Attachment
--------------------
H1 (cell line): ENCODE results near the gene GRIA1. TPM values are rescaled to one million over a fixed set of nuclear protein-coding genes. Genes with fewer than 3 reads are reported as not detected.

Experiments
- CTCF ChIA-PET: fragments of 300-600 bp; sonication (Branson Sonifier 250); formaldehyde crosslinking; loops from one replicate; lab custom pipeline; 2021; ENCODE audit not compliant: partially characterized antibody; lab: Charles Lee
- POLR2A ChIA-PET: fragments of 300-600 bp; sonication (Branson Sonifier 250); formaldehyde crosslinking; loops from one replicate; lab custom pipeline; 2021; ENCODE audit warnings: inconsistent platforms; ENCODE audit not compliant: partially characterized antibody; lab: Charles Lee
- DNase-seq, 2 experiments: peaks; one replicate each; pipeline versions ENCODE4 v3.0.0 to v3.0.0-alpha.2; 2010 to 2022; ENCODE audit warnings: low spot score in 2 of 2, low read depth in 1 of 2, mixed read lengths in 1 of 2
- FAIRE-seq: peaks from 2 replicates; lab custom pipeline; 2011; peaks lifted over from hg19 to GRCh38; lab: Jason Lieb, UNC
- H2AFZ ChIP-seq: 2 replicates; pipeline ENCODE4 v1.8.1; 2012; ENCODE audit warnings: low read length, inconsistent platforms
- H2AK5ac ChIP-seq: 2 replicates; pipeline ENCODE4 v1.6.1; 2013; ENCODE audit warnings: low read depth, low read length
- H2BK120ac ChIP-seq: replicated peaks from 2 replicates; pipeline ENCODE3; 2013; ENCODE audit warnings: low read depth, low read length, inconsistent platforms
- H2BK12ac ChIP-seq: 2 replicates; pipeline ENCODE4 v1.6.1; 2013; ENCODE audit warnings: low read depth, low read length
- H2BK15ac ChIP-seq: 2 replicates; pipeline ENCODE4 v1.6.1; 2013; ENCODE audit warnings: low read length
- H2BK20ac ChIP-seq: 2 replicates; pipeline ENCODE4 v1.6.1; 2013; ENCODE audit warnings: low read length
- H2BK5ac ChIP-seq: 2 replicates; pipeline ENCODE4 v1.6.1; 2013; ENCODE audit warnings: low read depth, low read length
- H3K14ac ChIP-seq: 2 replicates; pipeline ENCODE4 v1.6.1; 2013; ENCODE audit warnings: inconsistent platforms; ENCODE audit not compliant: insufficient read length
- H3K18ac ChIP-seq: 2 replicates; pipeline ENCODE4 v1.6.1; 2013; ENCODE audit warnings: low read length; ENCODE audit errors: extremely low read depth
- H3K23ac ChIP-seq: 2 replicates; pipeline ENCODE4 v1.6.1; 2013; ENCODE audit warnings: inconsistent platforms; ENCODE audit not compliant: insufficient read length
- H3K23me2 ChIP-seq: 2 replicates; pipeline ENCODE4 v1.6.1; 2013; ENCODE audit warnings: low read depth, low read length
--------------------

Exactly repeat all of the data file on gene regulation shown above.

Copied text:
H1 (cell line): ENCODE results near the gene GRIA1. TPM values are rescaled to one million over a fixed set of nuclear protein-coding genes. Genes with fewer than 3 reads are reported as not detected.

Experiments
- CTCF ChIA-PET: fragments of 300-600 bp; sonication (Branson Sonifier 250); formaldehyde crosslinking; loops from one replicate; lab custom pipeline; 2021; ENCODE audit not compliant: partially characterized antibody; lab: Charles Lee
- POLR2A ChIA-PET: fragments of 300-600 bp; sonication (Branson Sonifier 250); formaldehyde crosslinking; loops from one replicate; lab custom pipeline; 2021; ENCODE audit warnings: inconsistent platforms; ENCODE audit not compliant: partially characterized antibody; lab: Charles Lee
- DNase-seq, 2 experiments: peaks; one replicate each; pipeline versions ENCODE4 v3.0.0 to v3.0.0-alpha.2; 2010 to 2022; ENCODE audit warnings: low spot score in 2 of 2, low read depth in 1 of 2, mixed read lengths in 1 of 2
- FAIRE-seq: peaks from 2 replicates; lab custom pipeline; 2011; peaks lifted over from hg19 to GRCh38; lab: Jason Lieb, UNC
- H2AFZ ChIP-seq: 2 replicates; pipeline ENCODE4 v1.8.1; 2012; ENCODE audit warnings: low read length, inconsistent platforms
- H2AK5ac ChIP-seq: 2 replicates; pipeline ENCODE4 v1.6.1; 2013; ENCODE audit warnings: low read depth, low read length
- H2BK120ac ChIP-seq: replicated peaks from 2 replicates; pipeline ENCODE3; 2013; ENCODE audit warnings: low read depth, low read length, inconsistent platforms
- H2BK12ac ChIP-seq: 2 replicates; pipeline ENCODE4 v1.6.1; 2013; ENCODE audit warnings: low read depth, low read length
- H2BK15ac ChIP-seq: 2 replicates; pipeline ENCODE4 v1.6.1; 2013; ENCODE audit warnings: low read length
- H2BK20ac ChIP-seq: 2 replicates; pipeline ENCODE4 v1.6.1; 2013; ENCODE audit warnings: low read length
- H2BK5ac ChIP-seq: 2 replicates; pipeline ENCODE4 v1.6.1; 2013; ENCODE audit warnings: low read depth, low read length
- H3K14ac ChIP-seq: 2 replicates; pipeline ENCODE4 v1.6.1; 2013; ENCODE audit warnings: inconsistent platforms; ENCODE audit not compliant: insufficient read length
- H3K18ac ChIP-seq: 2 replicates; pipeline ENCODE4 v1.6.1; 2013; ENCODE audit warnings: low read length; ENCODE audit errors: extremely low read depth
- H3K23ac ChIP-seq: 2 replicates; pipeline ENCODE4 v1.6.1; 2013; ENCODE audit warnings: inconsistent platforms; ENCODE audit not compliant: insufficient read length
- H3K23me2 ChIP-seq: 2 replicates; pipeline ENCODE4 v1.6.1; 2013; ENCODE audit warnings: low read depth, low read length